We all believe that our brand and business is unique, that no-one else could possibly do what we do, that we are the one and only. But is an obsession with uniqueness necessarily true, or even helpful for our business and brand?
We all want our brand to stand out from the crowd, but too often when managing a brand it is forgotten that we still need to be seen as a part of a crowd in order to then stand out from it.
Part of the identifying features of a brand is in its similarities to other relevant brands. Take Coca-Cola – they sell a fizzy drink, in cans and bottles, to people, through various third parties, using aspirational messaging. So do their competition. Just because other brands have similarities doesn’t mean that Coca-Cola should stop showing these features of the brand, as they are features which people need to know in order to put Coca-Cola in the same ‘crowd’ as their competitors.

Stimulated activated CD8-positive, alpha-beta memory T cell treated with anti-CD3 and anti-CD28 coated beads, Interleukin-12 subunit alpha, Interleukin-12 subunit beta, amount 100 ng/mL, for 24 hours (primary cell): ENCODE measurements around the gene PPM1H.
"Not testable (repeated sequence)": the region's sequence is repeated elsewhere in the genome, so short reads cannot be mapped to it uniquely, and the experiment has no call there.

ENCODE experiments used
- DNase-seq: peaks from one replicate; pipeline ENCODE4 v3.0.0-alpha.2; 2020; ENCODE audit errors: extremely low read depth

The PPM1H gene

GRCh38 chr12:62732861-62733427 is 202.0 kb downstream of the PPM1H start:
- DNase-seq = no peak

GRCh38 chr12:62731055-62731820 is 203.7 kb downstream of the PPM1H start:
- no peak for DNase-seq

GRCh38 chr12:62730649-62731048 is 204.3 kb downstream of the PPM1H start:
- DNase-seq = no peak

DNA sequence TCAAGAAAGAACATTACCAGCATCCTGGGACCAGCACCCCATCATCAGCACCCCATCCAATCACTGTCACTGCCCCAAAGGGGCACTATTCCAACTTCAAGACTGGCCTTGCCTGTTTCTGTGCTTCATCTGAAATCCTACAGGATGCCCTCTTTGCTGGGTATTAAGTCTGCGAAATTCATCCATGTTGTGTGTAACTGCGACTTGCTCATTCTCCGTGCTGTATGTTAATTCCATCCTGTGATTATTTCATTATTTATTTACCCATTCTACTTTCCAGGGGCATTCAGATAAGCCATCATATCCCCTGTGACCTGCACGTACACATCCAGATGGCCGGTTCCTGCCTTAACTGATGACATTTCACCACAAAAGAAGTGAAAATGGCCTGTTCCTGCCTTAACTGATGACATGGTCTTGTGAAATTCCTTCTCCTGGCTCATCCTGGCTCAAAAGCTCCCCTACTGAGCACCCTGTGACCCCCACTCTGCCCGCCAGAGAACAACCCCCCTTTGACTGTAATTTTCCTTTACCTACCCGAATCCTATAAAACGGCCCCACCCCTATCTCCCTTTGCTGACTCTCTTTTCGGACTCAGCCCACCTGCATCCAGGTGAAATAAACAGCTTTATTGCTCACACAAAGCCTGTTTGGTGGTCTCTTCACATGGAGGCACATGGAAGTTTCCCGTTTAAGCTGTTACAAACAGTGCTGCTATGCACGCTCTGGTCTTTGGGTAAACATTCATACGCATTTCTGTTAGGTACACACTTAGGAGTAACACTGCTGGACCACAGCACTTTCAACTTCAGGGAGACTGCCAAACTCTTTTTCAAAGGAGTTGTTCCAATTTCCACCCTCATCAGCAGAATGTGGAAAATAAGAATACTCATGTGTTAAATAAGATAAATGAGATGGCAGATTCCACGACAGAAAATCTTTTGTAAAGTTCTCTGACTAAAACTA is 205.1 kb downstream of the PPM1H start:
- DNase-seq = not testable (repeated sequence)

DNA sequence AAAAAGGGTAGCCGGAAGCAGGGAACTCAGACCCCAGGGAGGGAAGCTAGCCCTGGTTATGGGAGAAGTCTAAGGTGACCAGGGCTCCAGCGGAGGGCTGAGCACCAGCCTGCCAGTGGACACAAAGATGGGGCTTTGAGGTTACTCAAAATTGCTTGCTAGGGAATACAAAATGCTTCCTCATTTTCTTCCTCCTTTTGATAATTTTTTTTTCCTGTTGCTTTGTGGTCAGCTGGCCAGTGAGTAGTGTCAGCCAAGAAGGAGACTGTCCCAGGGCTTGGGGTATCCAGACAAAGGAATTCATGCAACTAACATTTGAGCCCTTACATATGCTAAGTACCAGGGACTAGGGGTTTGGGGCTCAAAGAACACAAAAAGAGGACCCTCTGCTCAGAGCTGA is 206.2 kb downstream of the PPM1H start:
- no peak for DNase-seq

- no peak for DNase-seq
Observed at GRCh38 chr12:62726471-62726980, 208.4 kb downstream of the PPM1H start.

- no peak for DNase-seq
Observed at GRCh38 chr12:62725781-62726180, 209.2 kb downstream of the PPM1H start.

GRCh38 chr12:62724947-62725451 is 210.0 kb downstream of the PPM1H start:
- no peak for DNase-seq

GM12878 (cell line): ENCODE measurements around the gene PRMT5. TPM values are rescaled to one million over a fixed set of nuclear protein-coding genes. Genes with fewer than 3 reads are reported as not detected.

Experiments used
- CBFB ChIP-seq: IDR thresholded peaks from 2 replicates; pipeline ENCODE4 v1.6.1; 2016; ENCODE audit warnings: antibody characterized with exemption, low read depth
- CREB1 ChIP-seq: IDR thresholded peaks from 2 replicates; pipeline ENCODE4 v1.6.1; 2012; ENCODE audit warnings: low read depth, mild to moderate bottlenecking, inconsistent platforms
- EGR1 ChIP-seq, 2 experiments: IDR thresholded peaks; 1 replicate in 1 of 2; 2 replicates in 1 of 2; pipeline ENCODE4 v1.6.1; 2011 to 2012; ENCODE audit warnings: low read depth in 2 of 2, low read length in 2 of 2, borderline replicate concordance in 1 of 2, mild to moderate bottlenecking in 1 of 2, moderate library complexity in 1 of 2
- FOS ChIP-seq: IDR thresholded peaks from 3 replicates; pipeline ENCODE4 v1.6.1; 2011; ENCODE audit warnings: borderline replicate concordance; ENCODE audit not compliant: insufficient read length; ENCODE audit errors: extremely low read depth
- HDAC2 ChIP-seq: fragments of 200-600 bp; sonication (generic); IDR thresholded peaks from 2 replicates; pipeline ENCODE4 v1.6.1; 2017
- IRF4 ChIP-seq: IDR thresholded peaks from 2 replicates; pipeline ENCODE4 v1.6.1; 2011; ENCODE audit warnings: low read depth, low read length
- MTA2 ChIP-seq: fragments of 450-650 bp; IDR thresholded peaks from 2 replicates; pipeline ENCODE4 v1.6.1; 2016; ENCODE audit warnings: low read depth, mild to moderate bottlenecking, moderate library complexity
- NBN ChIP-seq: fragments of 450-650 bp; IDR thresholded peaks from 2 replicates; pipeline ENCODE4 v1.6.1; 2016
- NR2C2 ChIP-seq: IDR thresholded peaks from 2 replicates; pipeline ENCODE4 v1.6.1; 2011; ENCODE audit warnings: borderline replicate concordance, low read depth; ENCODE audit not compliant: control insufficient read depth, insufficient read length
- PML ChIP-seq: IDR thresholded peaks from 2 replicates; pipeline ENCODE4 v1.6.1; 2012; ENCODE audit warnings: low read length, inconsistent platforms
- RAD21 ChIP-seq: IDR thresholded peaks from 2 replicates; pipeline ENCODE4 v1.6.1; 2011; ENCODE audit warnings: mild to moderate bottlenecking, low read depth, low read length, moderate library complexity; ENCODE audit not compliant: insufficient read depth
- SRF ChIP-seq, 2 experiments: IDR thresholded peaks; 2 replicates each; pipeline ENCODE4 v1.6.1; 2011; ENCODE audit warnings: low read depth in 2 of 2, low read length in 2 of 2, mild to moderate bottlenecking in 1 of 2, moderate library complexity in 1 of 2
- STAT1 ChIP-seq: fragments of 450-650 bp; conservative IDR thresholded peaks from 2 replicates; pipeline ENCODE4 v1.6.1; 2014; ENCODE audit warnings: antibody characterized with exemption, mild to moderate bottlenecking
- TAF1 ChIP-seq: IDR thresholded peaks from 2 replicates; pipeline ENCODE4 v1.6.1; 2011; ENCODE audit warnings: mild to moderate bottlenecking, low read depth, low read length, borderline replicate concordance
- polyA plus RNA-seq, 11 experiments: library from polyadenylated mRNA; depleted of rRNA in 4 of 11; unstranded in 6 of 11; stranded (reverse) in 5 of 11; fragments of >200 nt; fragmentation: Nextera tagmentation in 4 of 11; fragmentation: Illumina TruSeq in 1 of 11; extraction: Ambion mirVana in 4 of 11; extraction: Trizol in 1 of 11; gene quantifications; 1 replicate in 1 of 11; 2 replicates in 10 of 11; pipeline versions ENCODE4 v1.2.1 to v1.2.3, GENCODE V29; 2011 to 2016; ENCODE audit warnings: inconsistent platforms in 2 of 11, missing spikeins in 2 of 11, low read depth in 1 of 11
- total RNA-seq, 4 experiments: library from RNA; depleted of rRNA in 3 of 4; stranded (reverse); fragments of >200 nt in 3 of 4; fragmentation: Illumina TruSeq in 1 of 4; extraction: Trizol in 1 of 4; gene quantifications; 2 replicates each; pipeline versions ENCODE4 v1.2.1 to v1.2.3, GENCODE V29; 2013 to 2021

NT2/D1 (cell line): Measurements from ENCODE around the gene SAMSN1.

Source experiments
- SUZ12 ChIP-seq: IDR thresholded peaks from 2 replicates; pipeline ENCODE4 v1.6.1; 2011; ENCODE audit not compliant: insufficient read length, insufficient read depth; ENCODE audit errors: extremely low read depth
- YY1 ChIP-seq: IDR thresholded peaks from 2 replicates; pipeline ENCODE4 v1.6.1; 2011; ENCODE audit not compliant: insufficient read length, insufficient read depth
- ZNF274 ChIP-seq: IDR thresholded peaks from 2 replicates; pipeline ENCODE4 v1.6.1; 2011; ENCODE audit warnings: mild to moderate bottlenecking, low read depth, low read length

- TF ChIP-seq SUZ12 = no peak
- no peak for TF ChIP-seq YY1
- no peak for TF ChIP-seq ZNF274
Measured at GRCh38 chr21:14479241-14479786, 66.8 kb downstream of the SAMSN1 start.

When managing a brand it is vital not to become obsessed with uniqueness. Not everything your brand does should be unique. It can’t be. The brand must be understood to be a part of a ‘crowd’ first – a crowd which has specific features in which people are interested. Only once you have defined the crowd in which your brand exists can you begin to create some level of differentiation, in order to try and stand out.
Keep people interested with a brand in process
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